I'm not going to go through the litany of examples of Bush's intelligence, such as the fact that he got better marks in college than Gore (who made a career of flunking out of bonehead faculties), or that he scored higher verbal SAT's than Rhodes Scholar Bill Bradley (and only 40 points lower than Al Gore), or that he beat Gore like a rented mule in all the presidential debates. Well, okay maybe I am going to go into that litany again, because I just did.

    But the more interesting point to be made is that we have turned faux-gravitas into a political requirement by demeaning people with a real sense of humor. As a result, we wind up electing boring, dry, pompous asses. The United States is largely run by the people who annoyed the hell out of you in high school and college.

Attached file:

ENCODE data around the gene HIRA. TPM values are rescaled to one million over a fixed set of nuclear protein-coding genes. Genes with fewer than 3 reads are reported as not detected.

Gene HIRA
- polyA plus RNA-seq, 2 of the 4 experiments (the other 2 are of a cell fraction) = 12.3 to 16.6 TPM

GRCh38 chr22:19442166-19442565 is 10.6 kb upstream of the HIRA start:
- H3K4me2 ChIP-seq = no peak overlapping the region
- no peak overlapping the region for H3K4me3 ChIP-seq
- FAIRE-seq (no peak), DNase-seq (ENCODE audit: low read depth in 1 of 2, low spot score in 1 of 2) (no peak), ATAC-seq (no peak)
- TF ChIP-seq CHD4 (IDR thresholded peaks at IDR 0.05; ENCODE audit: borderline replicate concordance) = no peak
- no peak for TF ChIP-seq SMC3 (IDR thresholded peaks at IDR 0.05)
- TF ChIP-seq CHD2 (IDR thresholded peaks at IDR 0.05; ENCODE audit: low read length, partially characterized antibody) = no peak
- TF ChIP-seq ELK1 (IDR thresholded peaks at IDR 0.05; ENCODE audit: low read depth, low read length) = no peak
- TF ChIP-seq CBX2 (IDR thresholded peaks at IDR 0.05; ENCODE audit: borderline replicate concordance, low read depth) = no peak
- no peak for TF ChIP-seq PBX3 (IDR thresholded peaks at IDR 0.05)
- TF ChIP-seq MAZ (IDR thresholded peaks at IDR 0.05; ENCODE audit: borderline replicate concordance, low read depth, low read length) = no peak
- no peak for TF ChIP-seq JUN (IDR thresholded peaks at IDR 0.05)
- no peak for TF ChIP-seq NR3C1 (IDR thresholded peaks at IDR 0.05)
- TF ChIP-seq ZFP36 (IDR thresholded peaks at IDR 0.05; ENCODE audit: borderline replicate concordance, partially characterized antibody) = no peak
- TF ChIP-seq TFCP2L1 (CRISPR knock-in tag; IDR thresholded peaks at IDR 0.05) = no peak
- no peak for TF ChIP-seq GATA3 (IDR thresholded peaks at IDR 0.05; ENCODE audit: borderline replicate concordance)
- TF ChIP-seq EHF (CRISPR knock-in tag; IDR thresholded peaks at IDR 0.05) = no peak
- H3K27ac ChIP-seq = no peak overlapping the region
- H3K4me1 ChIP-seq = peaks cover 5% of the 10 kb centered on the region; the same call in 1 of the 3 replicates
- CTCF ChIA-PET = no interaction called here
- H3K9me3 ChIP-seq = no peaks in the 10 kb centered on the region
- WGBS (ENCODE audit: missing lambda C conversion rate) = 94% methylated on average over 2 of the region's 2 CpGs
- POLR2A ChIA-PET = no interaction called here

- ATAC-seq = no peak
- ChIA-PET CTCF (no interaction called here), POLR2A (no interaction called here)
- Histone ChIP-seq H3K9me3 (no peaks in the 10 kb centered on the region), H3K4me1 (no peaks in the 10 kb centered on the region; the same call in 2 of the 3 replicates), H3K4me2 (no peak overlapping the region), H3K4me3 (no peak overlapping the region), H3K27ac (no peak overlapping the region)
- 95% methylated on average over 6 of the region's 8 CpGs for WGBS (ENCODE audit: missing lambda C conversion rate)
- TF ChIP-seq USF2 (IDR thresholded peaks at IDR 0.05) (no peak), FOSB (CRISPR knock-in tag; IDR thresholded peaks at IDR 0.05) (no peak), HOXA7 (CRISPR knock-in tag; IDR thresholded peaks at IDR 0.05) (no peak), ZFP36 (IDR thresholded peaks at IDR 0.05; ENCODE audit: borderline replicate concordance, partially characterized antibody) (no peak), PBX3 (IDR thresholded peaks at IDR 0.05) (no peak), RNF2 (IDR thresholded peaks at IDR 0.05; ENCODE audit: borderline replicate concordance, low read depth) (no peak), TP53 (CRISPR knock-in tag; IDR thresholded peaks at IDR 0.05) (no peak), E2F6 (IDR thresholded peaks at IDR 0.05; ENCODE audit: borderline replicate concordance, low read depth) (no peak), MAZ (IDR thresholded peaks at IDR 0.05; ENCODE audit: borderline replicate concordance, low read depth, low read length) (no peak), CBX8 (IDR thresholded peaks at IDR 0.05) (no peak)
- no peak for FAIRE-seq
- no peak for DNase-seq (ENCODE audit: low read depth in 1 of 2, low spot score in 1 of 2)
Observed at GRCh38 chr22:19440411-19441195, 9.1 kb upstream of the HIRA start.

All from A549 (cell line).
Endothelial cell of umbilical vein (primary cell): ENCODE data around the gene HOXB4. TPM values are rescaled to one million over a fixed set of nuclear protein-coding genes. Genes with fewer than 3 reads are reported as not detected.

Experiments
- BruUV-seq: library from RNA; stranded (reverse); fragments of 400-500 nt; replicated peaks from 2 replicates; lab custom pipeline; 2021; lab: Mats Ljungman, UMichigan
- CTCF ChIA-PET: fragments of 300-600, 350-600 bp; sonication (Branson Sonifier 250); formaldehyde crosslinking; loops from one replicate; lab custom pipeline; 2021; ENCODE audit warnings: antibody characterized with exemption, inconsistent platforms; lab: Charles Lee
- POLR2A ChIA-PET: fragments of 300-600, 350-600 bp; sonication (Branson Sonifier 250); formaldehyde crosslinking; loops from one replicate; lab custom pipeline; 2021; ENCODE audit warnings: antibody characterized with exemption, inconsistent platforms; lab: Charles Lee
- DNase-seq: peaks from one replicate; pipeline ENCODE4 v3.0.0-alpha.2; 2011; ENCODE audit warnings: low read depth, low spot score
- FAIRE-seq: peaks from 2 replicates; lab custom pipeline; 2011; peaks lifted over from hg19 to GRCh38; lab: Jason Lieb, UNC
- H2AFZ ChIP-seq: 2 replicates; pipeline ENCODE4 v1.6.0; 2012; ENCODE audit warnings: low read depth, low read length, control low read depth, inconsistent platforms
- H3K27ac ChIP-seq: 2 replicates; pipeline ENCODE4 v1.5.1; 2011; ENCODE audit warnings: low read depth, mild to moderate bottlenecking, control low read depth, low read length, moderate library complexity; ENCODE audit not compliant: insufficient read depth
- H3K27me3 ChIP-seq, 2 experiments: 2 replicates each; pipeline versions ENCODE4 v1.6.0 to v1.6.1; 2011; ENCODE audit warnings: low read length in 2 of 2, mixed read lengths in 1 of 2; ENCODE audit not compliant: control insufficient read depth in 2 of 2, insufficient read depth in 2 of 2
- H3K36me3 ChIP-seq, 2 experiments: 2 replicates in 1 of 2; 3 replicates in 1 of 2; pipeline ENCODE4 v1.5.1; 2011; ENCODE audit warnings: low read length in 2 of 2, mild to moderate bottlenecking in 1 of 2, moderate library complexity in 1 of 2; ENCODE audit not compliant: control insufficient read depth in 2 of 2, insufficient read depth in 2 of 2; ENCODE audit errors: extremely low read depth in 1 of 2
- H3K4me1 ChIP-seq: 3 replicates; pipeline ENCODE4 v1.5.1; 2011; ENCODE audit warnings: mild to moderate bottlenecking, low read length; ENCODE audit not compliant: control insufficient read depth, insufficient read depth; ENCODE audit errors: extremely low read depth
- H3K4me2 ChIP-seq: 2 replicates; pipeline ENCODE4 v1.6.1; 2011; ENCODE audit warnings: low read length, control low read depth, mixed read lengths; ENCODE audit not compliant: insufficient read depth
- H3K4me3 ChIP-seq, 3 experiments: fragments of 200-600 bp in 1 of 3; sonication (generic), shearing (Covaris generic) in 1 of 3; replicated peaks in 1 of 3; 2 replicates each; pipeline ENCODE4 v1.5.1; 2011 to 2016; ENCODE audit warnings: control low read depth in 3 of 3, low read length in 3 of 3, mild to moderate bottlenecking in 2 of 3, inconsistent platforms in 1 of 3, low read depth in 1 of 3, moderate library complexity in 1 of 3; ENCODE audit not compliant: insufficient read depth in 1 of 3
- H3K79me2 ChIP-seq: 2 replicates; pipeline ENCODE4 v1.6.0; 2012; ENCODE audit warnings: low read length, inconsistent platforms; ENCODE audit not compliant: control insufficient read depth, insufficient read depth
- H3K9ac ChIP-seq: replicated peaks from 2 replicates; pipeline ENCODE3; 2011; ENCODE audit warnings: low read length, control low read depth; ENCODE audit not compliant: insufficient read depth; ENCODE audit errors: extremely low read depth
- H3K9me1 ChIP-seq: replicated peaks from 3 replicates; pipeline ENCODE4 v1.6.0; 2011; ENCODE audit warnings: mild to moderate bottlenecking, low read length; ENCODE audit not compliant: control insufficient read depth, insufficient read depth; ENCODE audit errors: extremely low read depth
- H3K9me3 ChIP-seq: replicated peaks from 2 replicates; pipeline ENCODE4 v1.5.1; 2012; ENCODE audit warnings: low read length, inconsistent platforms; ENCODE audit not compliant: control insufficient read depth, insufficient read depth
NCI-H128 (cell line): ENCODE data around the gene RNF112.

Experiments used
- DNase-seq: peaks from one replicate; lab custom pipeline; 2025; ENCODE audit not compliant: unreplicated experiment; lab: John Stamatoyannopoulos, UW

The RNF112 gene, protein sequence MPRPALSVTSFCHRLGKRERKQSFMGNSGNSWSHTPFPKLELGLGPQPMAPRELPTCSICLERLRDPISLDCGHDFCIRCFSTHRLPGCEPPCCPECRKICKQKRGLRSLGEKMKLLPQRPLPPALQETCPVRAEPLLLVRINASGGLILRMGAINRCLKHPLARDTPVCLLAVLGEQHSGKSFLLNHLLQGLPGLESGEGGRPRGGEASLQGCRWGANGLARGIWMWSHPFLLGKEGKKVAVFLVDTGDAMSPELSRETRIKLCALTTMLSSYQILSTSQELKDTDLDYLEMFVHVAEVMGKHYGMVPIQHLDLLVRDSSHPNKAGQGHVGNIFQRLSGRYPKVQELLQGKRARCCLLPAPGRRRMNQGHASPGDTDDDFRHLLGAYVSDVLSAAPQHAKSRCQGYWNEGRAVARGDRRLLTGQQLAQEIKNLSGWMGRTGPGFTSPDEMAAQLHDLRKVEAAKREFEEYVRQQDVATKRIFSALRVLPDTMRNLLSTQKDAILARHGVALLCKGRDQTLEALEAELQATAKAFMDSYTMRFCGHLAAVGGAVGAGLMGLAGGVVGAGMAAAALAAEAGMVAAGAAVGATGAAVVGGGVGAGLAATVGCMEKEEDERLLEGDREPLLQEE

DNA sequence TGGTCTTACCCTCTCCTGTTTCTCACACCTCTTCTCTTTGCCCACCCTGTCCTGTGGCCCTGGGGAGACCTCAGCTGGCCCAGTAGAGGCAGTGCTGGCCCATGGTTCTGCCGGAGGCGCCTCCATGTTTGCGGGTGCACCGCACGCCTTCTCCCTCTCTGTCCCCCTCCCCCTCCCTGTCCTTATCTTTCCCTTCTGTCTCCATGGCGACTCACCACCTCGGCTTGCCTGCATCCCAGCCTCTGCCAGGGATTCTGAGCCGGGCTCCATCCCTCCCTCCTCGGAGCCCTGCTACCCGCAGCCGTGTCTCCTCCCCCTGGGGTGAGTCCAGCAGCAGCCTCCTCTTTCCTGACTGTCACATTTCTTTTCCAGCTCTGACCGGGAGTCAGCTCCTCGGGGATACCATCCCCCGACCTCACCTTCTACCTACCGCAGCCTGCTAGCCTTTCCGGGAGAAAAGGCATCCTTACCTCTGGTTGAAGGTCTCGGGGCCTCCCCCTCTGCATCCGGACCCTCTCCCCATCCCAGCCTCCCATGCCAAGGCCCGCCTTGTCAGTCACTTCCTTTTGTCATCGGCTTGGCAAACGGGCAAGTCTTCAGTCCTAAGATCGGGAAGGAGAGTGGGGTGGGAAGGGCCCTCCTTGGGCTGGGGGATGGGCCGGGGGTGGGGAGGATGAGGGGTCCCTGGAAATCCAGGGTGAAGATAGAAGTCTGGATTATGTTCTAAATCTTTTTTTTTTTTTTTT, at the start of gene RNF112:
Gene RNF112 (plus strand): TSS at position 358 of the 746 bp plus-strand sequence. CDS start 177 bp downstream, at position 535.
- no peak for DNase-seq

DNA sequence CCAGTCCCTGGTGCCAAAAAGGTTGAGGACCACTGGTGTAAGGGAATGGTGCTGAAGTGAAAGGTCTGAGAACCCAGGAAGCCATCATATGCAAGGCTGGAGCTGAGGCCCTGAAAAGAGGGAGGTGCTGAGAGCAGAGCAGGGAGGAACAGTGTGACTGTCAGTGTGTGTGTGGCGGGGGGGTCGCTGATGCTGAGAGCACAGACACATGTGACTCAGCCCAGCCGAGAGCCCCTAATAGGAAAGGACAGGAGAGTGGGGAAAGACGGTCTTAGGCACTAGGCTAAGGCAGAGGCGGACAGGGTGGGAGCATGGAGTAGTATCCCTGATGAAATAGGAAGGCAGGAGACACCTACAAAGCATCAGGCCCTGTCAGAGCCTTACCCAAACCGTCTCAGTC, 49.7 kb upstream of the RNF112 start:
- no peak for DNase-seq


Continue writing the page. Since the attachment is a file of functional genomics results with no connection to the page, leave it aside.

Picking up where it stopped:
Anyway, part of the reason for the existence of this website is to try to prove that the serious and silly can mix together without one demeaning the other. John Cleese is a very intelligent man, but he's also got a killer silly walk. Steve Martin may be one of the smartest people in Hollywood, and he got his start with a fake arrow stuck through his head. Winston Churchill was a great statesman, but that didn't stop him from responding to a quip about his drinking with the rejoinder, "Yes, I am drunk, but you are ugly. And in the morning, I'll be BLLARRRGGG" (sorry Chuck - stole your line).

    So let's hear it for the fratboy in the White House, the guy who knows you can have a foodfight in the White House kitchen and still change gears and kick some serious terrorist ass an hour later.